As we poked along I felt Bill had lost a bit of heart and hope of finding these critters. I had moved down crossing the dry creek and up another spur agreeing to meet Bill further down the creek but the further I went up the thought of returning to the bottom lost all its appeal. I coo-eed a couple of times hoping to indicate to Bill my intentions.

On reaching my way to the top I sat and pondered my route down through the gorge to camp and a can of coke. As I picked my way down I saw on he other side some white dots. We had walked right past them in the morning. I sat and watched and there was nothing of value lower hoping there may be more below, amongst the cascades of briars and Blackberries.

The occasional bleat is a dead give away and I moved into see what was available, but was distracted by movement and trees thrashing around. Three good Billies were standing by themselves on a rock face amongst some wattle. I backed off moving in high above them praying for the wind to remain constant. The largest of the group was staring to feed down directly below me at about 35-40 metres. I must get closer was my first reaction, then my mind seemed clear, I can take him out from where I stand I thought. I pulled back, aimed centre of his back, released and watched the flight of the arrow disappear behind his right shoulder angling down. As I sat down I was more the satisfied that the shot would be fatal in minutes and quite confident this trophy was mine. Although determined not to get cocky as I have lost game before that I thought I had on the wall.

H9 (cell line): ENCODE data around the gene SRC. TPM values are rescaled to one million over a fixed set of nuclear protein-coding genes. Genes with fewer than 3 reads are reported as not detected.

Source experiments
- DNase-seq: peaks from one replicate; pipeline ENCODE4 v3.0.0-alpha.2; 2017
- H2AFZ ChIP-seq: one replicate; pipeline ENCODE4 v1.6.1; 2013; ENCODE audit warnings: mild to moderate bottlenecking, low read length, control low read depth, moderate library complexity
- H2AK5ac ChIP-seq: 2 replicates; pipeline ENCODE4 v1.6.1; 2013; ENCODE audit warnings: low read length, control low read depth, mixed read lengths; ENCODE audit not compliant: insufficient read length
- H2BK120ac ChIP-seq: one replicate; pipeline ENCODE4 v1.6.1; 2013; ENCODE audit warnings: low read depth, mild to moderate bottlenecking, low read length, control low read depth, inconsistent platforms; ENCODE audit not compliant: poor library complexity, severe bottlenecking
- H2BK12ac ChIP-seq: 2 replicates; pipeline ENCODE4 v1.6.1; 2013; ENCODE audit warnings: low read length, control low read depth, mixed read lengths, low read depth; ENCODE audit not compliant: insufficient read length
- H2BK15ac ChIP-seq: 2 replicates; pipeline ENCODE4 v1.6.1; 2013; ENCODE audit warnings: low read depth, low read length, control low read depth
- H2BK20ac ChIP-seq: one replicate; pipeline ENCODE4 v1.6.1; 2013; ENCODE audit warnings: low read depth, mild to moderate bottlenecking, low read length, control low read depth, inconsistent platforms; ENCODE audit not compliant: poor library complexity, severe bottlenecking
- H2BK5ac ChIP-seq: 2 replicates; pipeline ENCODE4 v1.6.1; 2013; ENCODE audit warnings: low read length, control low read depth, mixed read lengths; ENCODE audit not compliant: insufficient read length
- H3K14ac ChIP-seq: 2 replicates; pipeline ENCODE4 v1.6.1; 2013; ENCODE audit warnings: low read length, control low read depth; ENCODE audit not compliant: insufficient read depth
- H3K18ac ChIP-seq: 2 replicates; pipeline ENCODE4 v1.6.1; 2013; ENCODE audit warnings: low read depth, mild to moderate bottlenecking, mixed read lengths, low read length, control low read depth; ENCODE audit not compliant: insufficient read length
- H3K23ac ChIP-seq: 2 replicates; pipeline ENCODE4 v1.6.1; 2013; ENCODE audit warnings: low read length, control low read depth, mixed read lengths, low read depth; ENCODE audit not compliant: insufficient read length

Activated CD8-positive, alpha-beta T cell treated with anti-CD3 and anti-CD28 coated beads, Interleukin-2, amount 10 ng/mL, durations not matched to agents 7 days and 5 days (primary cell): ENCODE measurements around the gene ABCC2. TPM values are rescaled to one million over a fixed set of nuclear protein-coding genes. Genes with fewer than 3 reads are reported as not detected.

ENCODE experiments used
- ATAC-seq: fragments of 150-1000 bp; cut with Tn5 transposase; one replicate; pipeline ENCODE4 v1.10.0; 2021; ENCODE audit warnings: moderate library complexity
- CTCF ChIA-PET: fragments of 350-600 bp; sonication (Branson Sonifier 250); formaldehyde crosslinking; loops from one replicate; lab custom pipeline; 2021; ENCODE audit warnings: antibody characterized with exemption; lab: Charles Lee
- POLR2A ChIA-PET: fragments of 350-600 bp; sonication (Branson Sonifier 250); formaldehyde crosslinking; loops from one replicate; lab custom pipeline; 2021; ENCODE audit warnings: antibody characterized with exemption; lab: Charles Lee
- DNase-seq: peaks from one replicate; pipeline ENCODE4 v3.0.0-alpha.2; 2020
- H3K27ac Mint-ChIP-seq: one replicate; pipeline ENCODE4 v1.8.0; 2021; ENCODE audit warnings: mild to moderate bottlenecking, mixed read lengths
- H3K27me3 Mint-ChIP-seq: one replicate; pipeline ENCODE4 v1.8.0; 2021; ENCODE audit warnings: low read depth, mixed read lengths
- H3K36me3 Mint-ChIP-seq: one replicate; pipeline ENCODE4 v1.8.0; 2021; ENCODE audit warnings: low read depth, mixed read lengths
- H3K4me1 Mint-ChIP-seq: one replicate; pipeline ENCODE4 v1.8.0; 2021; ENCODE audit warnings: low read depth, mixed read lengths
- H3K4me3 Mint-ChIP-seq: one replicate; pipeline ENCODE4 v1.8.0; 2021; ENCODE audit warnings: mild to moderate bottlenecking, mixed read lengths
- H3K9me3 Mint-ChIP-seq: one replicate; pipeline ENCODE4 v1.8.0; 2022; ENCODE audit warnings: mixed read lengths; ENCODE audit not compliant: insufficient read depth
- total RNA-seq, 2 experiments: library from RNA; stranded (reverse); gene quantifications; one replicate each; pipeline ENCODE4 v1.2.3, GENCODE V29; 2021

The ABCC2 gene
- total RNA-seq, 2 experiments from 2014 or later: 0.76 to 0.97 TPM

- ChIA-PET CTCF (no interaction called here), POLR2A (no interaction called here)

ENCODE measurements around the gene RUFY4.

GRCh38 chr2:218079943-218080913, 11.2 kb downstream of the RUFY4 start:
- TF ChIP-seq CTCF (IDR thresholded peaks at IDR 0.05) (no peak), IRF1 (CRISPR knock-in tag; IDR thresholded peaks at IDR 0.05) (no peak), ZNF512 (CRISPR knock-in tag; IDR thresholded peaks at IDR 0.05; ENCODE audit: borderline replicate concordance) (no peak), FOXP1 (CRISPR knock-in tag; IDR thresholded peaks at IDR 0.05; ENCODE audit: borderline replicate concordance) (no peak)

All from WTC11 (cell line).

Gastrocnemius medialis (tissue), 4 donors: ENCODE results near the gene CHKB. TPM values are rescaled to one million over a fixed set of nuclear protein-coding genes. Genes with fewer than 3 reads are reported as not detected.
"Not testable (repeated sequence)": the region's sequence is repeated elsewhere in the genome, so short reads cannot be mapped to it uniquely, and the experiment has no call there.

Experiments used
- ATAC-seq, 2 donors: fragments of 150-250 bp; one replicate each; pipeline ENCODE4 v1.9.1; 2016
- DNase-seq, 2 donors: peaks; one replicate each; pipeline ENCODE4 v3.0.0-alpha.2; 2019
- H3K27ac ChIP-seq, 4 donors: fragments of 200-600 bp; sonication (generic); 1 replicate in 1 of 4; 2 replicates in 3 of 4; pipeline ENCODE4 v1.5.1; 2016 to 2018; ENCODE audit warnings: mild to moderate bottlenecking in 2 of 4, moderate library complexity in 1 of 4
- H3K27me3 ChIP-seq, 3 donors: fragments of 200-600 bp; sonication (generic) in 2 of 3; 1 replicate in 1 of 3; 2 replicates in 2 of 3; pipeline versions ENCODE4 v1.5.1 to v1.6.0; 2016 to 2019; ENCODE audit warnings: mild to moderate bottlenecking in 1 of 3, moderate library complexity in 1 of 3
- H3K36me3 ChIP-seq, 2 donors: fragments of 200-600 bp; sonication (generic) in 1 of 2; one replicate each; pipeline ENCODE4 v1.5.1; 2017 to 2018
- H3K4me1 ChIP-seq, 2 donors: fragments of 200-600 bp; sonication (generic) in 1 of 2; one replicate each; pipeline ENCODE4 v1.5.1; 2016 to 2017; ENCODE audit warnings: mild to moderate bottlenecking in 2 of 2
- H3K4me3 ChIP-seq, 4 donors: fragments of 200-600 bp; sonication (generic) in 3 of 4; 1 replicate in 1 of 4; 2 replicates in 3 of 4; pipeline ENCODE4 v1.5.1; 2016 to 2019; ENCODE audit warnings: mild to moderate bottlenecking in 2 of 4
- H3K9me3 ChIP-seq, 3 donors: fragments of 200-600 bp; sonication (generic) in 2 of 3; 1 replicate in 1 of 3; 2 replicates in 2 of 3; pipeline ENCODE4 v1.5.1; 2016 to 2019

I am now a strong believer of an ancient Scottish hunting ritual that guarantees ownership of game. By carefully removing the scrotum with testicles enclosed then throwing them over your left shoulder whilst saying out loud in a strong Scottish voice" Aye ya won't be needing these no more."

I had deliberately refrained from saying too much attention to his horns it was clear to see they where more than reasonable. My concern had turned to the amount of blood loss and lack of apparent penetration from the four blade Bear Grizzly. He seemed content to lay down and stumbled badly twice on trying to get up. I was sure he was out, but after an hour he got up, staggered towards me. A rush of panic was coming over me, my confident state of mind had fallen through my boots and into the sewer. Hell it couldn't be, my worst nightmare was happening. As he approached my position of concealment I was shaking like a leaf, I stepped out to take him in a quartering away shot but as I stepped out was confronted by a goat watching me as well as an armful of obstructions. I had blown the most important shot.